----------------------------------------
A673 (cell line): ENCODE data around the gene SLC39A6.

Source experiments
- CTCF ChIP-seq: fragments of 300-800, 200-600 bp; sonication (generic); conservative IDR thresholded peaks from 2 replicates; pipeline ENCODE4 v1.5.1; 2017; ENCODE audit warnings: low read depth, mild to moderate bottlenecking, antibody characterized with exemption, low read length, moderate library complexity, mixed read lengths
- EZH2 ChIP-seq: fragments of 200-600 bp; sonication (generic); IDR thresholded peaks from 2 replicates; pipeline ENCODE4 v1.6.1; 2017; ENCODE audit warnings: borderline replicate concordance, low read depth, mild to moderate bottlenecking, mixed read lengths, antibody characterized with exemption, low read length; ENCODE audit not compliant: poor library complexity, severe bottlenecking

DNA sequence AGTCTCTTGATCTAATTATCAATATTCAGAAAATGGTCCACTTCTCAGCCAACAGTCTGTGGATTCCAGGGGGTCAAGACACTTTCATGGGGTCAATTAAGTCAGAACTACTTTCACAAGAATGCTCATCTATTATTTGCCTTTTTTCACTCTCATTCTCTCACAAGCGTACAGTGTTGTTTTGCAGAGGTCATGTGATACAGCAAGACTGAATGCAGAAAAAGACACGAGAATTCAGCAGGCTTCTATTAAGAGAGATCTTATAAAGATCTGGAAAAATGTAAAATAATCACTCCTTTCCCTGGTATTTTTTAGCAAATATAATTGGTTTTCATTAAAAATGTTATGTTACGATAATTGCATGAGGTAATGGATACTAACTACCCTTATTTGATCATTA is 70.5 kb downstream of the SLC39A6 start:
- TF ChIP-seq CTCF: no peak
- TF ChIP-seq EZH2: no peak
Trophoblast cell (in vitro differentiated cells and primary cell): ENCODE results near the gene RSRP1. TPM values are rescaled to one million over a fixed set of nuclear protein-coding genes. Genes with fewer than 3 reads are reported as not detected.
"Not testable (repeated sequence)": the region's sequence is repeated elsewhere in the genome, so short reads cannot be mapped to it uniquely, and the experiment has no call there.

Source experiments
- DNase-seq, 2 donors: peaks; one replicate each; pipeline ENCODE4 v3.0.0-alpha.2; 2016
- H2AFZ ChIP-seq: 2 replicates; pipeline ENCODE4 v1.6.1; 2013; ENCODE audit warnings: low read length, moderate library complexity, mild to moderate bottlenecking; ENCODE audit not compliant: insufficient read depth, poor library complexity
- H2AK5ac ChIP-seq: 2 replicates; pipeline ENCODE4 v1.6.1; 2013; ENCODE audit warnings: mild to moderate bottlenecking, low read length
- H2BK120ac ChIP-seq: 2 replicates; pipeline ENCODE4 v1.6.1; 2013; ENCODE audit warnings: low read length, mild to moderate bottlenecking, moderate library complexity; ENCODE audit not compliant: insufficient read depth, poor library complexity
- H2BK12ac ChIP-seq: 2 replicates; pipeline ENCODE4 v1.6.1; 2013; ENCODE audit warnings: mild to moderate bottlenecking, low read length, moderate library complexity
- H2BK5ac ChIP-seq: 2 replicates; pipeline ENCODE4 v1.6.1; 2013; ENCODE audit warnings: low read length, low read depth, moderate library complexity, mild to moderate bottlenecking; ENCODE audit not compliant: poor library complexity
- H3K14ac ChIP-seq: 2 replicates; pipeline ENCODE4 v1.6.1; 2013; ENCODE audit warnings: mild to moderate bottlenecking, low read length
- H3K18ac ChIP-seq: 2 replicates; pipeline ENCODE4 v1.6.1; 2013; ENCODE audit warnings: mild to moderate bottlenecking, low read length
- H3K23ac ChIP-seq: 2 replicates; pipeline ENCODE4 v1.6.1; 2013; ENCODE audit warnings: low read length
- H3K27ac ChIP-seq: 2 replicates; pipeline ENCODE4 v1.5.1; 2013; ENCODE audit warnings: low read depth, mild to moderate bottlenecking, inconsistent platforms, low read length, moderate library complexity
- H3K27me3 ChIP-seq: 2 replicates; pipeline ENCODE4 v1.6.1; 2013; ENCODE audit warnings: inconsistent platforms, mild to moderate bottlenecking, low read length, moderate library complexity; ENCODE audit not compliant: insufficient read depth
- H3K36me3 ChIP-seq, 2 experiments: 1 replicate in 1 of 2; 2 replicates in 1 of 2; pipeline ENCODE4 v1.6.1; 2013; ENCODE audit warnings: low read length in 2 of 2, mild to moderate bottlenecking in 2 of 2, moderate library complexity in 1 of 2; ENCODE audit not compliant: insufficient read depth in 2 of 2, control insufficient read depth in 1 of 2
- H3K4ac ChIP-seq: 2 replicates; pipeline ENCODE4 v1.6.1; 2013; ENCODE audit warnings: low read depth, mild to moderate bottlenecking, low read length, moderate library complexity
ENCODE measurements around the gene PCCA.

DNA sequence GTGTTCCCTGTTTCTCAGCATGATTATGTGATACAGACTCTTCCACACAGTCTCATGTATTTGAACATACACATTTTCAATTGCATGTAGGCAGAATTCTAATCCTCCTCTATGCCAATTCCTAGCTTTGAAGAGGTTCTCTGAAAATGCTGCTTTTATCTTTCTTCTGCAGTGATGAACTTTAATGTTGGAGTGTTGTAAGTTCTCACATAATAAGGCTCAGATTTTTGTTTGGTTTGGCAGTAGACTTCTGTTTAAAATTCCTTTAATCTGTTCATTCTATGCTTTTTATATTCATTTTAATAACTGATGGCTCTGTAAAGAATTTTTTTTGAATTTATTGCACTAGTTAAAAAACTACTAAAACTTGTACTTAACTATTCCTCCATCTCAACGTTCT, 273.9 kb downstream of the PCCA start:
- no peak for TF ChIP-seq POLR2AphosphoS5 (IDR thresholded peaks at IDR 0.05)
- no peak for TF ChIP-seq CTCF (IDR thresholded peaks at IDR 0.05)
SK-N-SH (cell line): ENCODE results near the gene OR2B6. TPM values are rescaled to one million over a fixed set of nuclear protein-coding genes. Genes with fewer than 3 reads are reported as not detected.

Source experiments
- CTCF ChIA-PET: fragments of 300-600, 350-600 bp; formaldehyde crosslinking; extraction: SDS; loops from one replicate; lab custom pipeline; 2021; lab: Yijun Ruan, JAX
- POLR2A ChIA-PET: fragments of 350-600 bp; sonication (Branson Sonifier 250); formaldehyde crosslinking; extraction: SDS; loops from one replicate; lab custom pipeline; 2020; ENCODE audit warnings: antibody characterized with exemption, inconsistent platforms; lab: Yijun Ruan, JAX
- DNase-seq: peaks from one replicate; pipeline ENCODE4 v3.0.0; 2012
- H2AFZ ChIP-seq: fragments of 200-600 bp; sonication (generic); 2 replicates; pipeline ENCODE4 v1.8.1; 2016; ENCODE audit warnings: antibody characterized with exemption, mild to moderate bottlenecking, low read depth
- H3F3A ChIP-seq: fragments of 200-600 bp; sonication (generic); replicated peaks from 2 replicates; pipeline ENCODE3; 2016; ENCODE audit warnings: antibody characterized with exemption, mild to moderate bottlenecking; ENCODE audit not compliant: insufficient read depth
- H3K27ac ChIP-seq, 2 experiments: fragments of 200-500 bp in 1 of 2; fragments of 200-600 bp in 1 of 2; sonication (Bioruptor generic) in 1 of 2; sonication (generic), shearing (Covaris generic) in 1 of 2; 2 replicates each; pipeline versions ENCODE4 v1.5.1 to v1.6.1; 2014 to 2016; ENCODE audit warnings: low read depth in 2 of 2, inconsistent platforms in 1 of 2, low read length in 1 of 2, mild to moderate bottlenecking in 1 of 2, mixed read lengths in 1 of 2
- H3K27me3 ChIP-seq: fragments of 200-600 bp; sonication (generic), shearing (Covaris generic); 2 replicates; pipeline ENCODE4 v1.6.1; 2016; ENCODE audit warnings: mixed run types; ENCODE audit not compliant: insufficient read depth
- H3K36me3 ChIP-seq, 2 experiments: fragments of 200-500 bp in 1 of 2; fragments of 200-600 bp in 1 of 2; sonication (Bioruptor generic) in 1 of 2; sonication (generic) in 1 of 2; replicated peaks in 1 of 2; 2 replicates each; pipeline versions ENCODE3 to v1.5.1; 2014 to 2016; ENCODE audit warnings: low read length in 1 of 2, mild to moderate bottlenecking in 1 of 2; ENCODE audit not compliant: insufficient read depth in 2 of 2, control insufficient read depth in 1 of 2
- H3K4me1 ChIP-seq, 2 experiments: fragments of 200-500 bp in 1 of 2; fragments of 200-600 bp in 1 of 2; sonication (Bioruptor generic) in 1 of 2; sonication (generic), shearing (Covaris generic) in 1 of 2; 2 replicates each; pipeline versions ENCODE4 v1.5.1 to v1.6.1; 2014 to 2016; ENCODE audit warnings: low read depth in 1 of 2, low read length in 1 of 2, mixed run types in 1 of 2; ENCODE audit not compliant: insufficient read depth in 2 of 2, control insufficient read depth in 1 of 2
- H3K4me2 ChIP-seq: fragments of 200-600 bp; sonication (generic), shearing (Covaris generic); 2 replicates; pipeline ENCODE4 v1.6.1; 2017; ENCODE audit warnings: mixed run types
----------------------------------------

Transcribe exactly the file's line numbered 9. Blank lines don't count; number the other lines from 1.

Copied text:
"Not testable (repeated sequence)": the region's sequence is repeated elsewhere in the genome, so short reads cannot be mapped to it uniquely, and the experiment has no call there.